a big line going up over a wind turbine
Power bills are even harder to pay when the cost of living is high

PartnersJuly 30, 2019

Spot price vs fixed rate: how transparency is changing the electricity market

a big line going up over a wind turbine
Power bills are even harder to pay when the cost of living is high

OPINION: Our new series with our partner Flick is all about helping you make better electricity choices. In this instalment, Flick’s Nikki Cockburn explains the difference between fixed rates and spot prices.

Unless you’re a power company or a big boss business in New Zealand, traditionally you were only able to pay for power in one way. Power retailers buy electricity on the wholesale market at the spot price, then charge you a fixed rate for that same power when they sell it on to you. You pay the same price per kWh of electricity you use (a kilowatt-hour is a unit of energy), regardless of what the spot price was when you used that power.

Here in New Zealand, we have five main electricity generators – Meridian, Contact, Mercury, Genesis and TrustPower, plus a couple of smaller generators too. Between them, they produce electricity from different sources, like thermal, gas and coal, renewable hydro and wind, and they all use the wholesale market to sell it. Power retailers then sell that electricity on to Kiwi households and businesses. The ‘spot price’ is the price of electricity on the wholesale market, and it changes every half hour. And now, with a few new retailers like Flick, you can pay spot prices for your power too.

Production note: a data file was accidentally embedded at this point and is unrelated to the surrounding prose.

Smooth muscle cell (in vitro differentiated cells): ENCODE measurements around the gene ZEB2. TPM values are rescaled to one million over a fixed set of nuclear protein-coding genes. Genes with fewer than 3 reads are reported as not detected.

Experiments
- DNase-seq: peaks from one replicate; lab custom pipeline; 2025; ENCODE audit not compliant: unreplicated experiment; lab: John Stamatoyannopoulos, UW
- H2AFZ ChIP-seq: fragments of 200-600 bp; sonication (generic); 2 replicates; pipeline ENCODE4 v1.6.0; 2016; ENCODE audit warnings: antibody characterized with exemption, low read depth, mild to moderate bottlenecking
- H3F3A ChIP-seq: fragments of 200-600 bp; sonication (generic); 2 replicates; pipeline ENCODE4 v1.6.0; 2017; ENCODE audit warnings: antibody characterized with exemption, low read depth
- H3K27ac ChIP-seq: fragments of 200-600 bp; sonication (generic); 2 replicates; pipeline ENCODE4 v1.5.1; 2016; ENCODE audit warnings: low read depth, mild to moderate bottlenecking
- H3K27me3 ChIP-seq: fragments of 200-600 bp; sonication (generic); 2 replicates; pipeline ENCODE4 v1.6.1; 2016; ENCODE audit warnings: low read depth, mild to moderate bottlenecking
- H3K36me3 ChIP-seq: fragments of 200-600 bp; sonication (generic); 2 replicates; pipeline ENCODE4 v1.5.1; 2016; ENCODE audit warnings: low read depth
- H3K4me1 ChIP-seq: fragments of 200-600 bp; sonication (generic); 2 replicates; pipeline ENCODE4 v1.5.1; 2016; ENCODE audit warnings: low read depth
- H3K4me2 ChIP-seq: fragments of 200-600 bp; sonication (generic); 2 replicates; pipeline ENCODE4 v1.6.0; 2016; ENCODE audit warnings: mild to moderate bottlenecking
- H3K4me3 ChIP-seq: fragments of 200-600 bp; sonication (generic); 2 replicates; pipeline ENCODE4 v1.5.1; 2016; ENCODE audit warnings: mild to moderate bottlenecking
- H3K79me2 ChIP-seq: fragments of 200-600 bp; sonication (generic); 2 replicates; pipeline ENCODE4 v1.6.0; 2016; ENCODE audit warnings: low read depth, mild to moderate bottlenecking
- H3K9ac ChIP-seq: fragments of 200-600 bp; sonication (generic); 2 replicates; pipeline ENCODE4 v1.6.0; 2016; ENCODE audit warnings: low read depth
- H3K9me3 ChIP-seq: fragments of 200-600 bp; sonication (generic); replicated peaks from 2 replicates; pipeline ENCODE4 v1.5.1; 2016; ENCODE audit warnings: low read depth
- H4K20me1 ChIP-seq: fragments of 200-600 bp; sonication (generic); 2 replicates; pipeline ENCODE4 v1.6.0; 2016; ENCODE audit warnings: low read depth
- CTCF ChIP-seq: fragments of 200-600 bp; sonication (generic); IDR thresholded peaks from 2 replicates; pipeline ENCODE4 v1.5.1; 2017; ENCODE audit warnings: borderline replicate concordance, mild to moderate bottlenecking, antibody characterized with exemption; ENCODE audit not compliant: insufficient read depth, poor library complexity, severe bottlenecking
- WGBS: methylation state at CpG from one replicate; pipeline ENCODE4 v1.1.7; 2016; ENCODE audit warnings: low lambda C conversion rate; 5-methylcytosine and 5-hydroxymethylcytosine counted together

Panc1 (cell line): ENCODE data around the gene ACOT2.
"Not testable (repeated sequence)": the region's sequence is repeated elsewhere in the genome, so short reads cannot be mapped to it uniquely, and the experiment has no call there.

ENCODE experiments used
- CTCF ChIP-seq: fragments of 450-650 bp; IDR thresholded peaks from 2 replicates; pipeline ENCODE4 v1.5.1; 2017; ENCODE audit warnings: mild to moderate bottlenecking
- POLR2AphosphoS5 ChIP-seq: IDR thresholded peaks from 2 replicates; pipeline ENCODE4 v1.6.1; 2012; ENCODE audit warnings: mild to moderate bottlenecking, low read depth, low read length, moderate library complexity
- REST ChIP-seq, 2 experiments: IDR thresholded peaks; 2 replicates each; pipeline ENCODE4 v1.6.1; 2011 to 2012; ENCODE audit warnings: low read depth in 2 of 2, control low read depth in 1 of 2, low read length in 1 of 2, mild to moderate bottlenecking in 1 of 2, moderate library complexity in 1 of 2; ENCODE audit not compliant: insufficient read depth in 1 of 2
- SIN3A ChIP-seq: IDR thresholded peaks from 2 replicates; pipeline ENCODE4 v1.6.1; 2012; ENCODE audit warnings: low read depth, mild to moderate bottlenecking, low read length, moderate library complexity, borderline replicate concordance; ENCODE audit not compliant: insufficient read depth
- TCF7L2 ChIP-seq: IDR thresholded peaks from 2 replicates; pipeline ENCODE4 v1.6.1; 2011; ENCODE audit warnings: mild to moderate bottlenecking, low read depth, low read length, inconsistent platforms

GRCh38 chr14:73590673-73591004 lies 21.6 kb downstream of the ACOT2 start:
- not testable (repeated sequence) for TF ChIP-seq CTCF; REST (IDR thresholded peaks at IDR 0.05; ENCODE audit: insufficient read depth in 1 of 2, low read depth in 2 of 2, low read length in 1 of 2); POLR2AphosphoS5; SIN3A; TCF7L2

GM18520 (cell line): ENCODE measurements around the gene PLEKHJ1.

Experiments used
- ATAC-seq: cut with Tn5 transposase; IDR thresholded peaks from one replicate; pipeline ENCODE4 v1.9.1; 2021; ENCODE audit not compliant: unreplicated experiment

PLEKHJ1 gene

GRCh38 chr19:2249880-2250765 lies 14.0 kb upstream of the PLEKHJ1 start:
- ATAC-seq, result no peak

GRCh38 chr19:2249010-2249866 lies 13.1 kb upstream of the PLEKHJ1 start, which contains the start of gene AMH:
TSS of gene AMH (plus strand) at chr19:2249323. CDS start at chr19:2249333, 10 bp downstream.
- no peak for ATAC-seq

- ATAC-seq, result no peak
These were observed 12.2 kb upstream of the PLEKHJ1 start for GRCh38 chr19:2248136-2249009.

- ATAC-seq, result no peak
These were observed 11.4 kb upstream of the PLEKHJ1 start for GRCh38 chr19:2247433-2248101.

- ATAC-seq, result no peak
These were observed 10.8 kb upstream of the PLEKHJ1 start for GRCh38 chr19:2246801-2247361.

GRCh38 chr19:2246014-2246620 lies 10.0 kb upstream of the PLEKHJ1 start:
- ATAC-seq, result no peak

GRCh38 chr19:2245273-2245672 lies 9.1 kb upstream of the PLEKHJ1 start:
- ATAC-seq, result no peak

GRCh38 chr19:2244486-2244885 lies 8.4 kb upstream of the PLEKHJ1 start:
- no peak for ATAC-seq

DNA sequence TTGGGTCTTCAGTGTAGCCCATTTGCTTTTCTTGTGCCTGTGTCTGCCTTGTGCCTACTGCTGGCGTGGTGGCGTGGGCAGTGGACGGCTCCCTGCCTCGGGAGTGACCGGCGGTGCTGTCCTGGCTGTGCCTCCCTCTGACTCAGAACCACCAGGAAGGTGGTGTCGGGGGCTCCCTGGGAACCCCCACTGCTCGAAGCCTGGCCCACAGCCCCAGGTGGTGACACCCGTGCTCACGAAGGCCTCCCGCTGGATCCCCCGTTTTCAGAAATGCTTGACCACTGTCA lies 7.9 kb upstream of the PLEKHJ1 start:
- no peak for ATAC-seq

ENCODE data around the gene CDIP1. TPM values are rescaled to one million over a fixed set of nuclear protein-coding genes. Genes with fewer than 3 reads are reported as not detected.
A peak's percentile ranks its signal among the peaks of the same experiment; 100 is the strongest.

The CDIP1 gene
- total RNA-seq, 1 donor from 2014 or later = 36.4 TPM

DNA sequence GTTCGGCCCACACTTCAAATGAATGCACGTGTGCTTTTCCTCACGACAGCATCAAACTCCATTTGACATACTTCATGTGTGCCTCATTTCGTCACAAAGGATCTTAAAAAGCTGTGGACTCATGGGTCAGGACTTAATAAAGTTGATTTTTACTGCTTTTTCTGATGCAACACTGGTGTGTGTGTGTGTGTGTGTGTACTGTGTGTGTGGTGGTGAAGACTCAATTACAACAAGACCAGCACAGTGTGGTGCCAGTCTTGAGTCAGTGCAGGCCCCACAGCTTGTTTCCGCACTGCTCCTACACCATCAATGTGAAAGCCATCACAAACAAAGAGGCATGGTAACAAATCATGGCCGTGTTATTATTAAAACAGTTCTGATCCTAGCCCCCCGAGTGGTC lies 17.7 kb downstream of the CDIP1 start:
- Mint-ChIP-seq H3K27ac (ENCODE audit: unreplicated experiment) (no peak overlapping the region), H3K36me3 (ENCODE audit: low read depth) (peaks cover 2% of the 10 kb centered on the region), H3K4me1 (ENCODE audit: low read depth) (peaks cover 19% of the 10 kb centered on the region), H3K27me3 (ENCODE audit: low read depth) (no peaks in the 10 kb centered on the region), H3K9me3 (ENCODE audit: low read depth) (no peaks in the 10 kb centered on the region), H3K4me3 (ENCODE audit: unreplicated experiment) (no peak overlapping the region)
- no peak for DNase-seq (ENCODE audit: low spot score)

The rate at which retailers fix their prices is generally reflective of historical and forecast spot prices, other industry costs like network or lines charges, as well as internal operating costs. But to make things a little more complex, most fixed-rate power retailers will sure up their return on fixed rates by hedging on the wholesale market.

Hedging is where retailers purchase a specific amount of electricity from a generator at a fixed price, over a long period of time. It’s basically like a form of insurance, helping to manage market volatility, and historically retailers who’ve hedged have paid more than the spot price by using the hedge market. But it means they’re able to offer you a fixed rate that they know won’t lose them money.

Most NZ power retailers use the hedge market to purchase their electricity, so they know the price they’re paying for power in advance, and they’ll then set their fixed-term contracts (or any special offers) accordingly. The amount that retailers pay for their hedges is not generally made available to the public.

Obviously, power retailers won’t ever plan to operate at a loss. When you sign up to a fixed-rate plan, you can expect to pay a higher average per kWh price for your power long term than you would if you were paying spot prices. 

The flip side of this is that fixed rates protect from high spot prices, which can occur from time to time. While you might benefit from average or low prices 82.09% of the time, you need to also be comfortable riding out a few high price events. Take a look at the chart below to see how spot prices landed from Mar 2016 – Feb 2019.

Image: supplied.

The Flick app lets Flick customers view the real-time price of electricity, including the spot price for each customer’s area from WITS (run by NZX). It can also be configured to send alerts when prices are exceptionally low, or spiking high. For folks who aren’t Flick customers, the app gives an indication of where the current average spot market price is sitting.

With more transparency around the price of electricity, you’ve got more power over the way you use it, and what you pay for it.

This content was created in paid partnership with the Flick. Learn more about our partnerships here

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